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Revisiting KeynesEconomic Possibilities for Our Grandchildren$
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Lorenzo Pecchi and Gustavo Piga

Print publication date: 2008

Print ISBN-13: 9780262162494

Published to MIT Press Scholarship Online: August 2013

DOI: 10.7551/mitpress/9780262162494.001.0001

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Spreading the Bread Thin on the Butter

Spreading the Bread Thin on the Butter

Chapter:
(p.116) (p.117) 7 Spreading the Bread Thin on the Butter
Source:
Revisiting Keynes
Author(s):

Axel Leijonhufvud

Publisher:
The MIT Press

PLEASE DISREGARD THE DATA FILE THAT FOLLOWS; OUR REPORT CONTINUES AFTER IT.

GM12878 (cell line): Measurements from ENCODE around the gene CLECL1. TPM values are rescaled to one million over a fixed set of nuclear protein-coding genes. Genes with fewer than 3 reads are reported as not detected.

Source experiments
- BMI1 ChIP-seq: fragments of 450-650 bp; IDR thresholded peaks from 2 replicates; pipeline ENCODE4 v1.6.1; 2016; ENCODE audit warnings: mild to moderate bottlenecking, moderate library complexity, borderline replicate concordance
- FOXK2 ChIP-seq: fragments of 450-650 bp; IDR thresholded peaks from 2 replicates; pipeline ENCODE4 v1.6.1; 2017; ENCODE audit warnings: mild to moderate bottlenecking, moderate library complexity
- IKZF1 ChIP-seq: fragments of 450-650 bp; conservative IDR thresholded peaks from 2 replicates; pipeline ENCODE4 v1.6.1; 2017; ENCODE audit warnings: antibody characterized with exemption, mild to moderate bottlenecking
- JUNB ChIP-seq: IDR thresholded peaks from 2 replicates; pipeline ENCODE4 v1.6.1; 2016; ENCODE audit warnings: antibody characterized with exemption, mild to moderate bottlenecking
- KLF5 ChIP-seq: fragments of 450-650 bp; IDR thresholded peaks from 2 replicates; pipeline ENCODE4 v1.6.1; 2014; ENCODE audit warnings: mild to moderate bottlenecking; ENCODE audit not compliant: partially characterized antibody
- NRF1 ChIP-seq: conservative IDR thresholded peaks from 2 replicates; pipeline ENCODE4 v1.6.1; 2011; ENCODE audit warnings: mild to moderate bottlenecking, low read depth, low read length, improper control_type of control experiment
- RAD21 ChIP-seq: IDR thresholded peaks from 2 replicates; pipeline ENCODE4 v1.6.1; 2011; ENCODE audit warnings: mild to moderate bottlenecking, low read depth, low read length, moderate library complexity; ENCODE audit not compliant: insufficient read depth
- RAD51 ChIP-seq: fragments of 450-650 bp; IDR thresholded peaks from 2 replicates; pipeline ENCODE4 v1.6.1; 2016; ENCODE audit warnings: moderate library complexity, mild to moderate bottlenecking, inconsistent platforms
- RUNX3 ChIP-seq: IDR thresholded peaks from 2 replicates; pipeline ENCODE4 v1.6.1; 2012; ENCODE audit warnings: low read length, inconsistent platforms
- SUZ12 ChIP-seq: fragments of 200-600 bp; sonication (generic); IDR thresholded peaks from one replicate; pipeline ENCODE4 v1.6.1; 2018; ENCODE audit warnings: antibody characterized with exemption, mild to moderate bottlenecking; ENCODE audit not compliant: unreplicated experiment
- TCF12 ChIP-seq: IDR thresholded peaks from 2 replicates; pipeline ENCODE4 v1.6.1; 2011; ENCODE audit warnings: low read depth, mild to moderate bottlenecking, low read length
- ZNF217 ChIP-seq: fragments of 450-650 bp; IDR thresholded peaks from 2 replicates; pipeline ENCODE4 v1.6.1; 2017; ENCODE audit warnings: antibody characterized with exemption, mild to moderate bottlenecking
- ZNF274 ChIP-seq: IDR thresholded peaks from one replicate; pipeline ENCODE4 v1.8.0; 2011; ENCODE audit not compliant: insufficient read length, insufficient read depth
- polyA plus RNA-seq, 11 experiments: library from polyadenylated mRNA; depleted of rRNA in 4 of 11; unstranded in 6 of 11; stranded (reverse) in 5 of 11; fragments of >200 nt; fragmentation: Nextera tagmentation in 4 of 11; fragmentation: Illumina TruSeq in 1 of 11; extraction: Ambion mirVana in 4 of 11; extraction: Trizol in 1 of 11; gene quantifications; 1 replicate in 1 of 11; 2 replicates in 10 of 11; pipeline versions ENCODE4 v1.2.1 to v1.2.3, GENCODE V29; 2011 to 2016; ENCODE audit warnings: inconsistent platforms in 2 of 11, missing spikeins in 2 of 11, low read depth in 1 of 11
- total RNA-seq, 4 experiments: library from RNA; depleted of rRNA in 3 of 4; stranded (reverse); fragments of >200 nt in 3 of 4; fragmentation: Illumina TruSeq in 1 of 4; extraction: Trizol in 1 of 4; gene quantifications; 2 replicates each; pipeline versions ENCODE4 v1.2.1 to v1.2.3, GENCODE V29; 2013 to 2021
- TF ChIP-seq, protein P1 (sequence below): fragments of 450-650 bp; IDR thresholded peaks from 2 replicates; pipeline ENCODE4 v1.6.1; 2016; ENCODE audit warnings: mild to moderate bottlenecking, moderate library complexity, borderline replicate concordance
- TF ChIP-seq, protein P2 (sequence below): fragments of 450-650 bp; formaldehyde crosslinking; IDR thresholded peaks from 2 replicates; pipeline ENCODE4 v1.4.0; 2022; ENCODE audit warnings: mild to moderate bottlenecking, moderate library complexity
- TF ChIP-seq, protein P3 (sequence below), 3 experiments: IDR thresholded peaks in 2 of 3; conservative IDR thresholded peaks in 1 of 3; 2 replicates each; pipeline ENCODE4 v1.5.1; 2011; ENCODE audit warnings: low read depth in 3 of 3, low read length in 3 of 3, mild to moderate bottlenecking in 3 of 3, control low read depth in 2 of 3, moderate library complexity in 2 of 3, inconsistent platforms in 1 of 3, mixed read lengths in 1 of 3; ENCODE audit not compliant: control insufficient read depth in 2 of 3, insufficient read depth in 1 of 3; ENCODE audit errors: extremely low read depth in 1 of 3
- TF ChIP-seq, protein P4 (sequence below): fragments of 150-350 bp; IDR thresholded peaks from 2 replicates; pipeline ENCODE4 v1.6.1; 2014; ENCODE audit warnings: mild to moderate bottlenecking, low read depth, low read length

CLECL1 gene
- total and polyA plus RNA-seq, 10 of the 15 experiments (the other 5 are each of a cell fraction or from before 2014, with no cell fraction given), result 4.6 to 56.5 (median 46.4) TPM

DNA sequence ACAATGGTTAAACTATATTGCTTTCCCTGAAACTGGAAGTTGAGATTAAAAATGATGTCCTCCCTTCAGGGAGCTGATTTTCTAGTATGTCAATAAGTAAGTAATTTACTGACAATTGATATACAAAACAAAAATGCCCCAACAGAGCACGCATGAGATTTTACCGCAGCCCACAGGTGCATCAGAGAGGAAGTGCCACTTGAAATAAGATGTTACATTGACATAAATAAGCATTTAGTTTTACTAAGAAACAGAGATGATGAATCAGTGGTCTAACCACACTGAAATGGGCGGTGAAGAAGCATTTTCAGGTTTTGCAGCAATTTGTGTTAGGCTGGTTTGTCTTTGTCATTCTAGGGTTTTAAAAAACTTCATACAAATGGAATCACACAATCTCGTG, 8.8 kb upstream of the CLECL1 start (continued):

DOI:10.7551/mitpress/9780262162494.003.0008

This chapter illustrates the ontological ignorance that is evident in every attempt to predict the distant future. Keynes was always clear that the future cannot be known, and most certainly not the distant future. The economist’s notion of rational choice, even if augmented with actuarial calculus, is to no avail in the face of ontological ignorance. In dealing with the incalculable future, he maintained, one always falls back on convention. When Keynes succumbed to the imprudent whim to speculate on the economic prospects of people two to three generations hence, he bequeathed us some glimpses of his own mental conventions. This chapter discusses how this affected his predictions of short work weeks, time to spare, and money to save, which is in direct contrast to the United States of today.

Keywords:   ontological ignorance, distant future, economist, rational choice, actuarial calculus, convention, incalculable future

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